The Puritans were also the most ardent proponents of progress.  Human progress, liberty, and social justice could be—must be—achieved.  In fact, it is the great paradox of the story of progress and liberation.  If humans were already good and moral—without sin and wrongdoing—then there would be nothing to strive for.  No justice necessary to be dispensed.  No righteous cause for social justice.  No confrontation with the forces of authoritarianism and persecution.  Our continual struggle for social liberation, the establishment of a just community, all seems to validate the Puritan disposition.  We are frail, moral sinners guilty of the worst possible grievances—yet, in our frailty we struggle for righteousness, justice, and the establishment of liberty and equality.  Our movement away from immoral frailty and social grievances towards a community of justice is progress.

Progressivism’s modern call for a universal community of moral righteousness and equality is but the unconscious theologizing of the Puritan theology of confrontational progress.  It is deeply Rousseauian, the yearning for the restoration of God’s original creation—or for a more secular audience, the primitive state of nature of equality and liberty before the advent of social institutions that buttress inequality in society.  (The Puritans were the most successful movement in Christianity to preach progress as restoration, something that later became common to Rousseau and the Jacobin tradition, that a return to purity over some straw-man force of corruption was the essence of the unfolding of History.)

One should not forget the Rousseau himself, although not particularly religious late in his life, was significantly influenced by the Calvinism of Switzerland; in many ways, he was the secular heir to the Reformed tradition—secularizing the ontological principles of Calvinism without the metaphysics.  In fact, this relationship between Reformed Calvinism as the origo of progressivism is well attested to in philosophical and sociological scholarship.

For the Puritans, our Dasein is one of perpetual struggle.  It is a struggle against the forces of institutional oppression: the absolutist monarchies, Catholic Church, and state churches of their era.  It is a struggle against immoral society, because of original sin and the immorality contingently produced.  It is a struggle to build a community of righteousness and justice, and since the Puritans viewed themselves as the New Israelites their story mirrored the story of the Old Testament Jews (Cotton Mather explicitly linked the Israel of God with the New Israel of New England).  Like the Jews who set out to build a community of justice—or as Michael Walzer calls it in In God’s Shadow, an “almost-democracy”—the Puritans were a migratory people oppressed by kings and superstitions who sought to establish a community of justice free from persecution and oppression.  Their journey to a “promised land” was to inspire the entire world, a “light to nations” for all to see.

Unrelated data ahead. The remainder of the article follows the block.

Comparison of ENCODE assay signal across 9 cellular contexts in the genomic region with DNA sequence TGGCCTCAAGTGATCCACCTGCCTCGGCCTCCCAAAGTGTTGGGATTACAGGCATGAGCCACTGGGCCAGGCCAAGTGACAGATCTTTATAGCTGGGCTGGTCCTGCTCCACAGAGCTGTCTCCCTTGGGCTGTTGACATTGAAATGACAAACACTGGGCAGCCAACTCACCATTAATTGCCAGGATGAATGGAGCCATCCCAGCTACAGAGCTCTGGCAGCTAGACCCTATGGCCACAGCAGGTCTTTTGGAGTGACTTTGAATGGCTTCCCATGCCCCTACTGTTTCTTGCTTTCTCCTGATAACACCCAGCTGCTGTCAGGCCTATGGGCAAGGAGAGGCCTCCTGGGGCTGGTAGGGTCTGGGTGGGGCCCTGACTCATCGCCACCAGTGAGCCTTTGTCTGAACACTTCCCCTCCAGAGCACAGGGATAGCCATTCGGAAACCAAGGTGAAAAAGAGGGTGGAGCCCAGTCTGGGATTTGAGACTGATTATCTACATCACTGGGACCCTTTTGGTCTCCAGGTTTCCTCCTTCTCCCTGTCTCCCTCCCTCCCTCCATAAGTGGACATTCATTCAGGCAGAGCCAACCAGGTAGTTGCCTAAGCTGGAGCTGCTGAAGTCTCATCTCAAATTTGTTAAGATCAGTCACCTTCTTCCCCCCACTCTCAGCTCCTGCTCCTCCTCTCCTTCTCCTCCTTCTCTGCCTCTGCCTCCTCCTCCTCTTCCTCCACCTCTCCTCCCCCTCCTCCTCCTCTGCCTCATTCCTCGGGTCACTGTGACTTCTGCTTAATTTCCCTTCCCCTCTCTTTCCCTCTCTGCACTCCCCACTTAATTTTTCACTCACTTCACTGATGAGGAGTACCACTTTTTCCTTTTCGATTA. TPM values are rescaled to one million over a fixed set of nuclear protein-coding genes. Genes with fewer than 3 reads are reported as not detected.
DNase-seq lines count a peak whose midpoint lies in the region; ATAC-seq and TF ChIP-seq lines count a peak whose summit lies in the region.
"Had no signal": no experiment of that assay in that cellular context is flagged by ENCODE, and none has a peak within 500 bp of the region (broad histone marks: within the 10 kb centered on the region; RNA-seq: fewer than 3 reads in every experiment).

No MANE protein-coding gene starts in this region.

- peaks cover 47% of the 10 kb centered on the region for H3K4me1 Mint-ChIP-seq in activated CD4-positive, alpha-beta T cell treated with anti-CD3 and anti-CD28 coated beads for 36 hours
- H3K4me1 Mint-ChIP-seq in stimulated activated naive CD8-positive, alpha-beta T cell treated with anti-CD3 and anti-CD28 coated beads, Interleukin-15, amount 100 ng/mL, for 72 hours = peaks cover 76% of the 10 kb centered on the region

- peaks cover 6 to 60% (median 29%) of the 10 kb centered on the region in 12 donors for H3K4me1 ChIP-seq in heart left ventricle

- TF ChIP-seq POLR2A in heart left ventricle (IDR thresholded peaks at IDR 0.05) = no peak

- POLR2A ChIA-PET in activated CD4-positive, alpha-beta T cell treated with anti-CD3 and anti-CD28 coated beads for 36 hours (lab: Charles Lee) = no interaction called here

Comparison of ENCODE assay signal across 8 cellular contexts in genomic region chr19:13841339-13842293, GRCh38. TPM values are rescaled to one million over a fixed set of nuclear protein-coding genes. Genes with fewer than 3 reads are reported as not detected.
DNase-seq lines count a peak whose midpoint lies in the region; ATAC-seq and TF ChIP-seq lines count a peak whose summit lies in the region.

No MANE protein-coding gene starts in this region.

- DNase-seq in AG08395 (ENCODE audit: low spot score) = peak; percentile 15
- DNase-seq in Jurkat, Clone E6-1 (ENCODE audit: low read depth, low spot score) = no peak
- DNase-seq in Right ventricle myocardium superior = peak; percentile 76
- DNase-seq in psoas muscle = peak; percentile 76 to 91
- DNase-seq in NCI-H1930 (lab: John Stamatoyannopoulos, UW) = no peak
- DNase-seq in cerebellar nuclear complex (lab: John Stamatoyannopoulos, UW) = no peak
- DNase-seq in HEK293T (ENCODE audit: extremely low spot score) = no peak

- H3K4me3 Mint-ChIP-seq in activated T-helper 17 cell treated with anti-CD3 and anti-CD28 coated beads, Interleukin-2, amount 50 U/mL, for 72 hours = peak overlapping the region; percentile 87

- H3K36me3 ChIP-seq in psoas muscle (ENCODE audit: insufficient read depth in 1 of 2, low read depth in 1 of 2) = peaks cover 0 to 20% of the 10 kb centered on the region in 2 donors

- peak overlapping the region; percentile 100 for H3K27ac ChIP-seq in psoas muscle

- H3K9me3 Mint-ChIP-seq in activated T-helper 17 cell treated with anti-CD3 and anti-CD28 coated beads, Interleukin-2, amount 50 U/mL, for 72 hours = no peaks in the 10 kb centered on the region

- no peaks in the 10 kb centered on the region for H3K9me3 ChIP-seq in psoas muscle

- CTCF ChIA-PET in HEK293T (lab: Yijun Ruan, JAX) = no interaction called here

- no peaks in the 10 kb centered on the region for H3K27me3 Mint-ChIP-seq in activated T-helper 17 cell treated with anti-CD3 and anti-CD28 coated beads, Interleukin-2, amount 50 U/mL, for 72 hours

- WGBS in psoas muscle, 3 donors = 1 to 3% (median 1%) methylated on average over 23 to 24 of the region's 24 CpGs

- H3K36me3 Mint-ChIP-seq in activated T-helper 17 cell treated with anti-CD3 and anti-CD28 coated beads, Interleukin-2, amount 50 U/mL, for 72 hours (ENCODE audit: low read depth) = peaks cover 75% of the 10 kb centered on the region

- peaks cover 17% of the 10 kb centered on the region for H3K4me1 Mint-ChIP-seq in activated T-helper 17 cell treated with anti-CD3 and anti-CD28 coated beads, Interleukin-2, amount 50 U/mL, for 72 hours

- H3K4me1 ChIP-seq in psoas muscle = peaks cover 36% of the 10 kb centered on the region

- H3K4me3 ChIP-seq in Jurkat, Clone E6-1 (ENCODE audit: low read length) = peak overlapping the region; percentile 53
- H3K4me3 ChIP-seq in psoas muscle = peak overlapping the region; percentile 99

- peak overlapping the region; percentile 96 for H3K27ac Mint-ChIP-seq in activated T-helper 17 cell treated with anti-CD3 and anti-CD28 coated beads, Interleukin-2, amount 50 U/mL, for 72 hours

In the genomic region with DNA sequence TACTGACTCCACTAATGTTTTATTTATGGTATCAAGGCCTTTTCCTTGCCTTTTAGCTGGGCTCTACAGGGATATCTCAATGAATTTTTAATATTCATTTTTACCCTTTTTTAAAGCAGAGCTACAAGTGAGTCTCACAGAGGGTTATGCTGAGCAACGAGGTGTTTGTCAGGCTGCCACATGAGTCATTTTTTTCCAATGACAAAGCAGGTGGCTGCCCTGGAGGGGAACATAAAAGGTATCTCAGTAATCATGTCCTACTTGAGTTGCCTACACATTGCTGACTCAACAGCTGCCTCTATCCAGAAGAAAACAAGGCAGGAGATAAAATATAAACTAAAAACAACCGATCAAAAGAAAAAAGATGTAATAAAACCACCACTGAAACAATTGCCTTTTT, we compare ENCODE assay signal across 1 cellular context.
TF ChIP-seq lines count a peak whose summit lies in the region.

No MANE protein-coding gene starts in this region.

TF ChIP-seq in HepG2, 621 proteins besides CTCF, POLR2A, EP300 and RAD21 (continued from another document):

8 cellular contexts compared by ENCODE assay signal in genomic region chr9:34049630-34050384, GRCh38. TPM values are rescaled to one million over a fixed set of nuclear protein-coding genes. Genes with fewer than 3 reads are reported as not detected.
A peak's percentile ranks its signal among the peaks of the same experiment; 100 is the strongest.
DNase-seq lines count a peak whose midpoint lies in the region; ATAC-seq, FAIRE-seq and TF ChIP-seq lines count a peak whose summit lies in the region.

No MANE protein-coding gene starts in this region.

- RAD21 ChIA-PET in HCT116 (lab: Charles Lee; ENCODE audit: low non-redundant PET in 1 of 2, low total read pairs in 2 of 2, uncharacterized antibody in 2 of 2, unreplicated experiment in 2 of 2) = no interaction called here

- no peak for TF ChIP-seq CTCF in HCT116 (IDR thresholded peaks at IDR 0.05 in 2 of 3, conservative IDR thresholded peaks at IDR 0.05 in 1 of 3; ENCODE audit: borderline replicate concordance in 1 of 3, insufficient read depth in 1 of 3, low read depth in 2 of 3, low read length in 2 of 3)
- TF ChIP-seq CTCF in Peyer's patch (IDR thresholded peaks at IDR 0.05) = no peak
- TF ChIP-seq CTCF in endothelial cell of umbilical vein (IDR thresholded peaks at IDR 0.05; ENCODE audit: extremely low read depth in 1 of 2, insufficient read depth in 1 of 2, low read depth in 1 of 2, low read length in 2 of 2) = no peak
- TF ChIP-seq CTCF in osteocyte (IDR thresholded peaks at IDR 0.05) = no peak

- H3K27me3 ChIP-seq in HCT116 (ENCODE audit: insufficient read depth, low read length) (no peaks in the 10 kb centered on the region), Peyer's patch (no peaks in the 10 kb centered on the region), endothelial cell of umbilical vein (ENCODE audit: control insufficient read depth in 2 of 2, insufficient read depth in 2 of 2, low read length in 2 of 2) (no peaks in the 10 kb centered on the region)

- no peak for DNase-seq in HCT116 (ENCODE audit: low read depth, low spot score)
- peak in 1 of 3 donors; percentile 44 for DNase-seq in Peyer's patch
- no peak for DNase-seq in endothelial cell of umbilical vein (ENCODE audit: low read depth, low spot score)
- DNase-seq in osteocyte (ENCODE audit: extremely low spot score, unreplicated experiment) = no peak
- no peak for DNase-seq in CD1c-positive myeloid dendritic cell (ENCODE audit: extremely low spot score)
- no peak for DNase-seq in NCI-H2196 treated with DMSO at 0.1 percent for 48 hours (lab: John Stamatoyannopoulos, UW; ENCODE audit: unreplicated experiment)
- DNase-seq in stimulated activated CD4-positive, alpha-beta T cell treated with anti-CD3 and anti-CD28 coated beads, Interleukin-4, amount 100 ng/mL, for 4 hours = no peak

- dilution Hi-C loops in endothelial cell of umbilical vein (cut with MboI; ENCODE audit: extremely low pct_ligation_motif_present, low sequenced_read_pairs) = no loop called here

This perpetual struggle against the forces of sin and darkness, oppression and bigotry in more secular terms, is what truly inspired the concept of American Exceptionalism.  America was not exceptional because of its culture, its deeds, or even its ideals.  As Pulitzer Prize winning historian Walter McDougall has noted, “American Exceptionalism as our founders conceived it was defined by what America was, at home.”

Although progressives are generally shy to use a term that has been co-opted by the extreme right, American Exceptionalism flows through the veins of progressives who seek to establish a just America at home—even if progressives do not speak in that terminology for fears of appearing too insular and muscular.  But that is the original exceptionalism.  It is the “shining city” that Winthrop spoke of.  America was not meant to be a crusader state toppling dictators or governments with whom it had quarrels with.  Through Puritan ingenuity and determination, America was to become a beacon shining bright for the world to emulate and emigrate to.  The progressives who defend America’s open immigration laws and fight for a more just society at home have much more in common with Winthrop and the migratory pilgrims of our past than the cheap, ad hoc, lip service to vague notions of exceptionalism and greatness which miss the very essence of that ideal often offered by the right.

For the Puritans, much like contemporary progressives, the state was not an enemy of liberty.  The state ensured liberty.  But more importantly, the state was society’s moral agent.  If individuals would not conform to the moral righteousness of the collective covenant agreed upon, the state would ensure it.


Standing in contrast to the Puritan call for a community of justice and righteousness was the other half of the American founding story.  The Pilgrims left the Old World to escape persecution, oppression, and to build that just community shining upon a hill free of those ills.  But the English Crown, for economic and political purposes, chartered colonization efforts in North America too.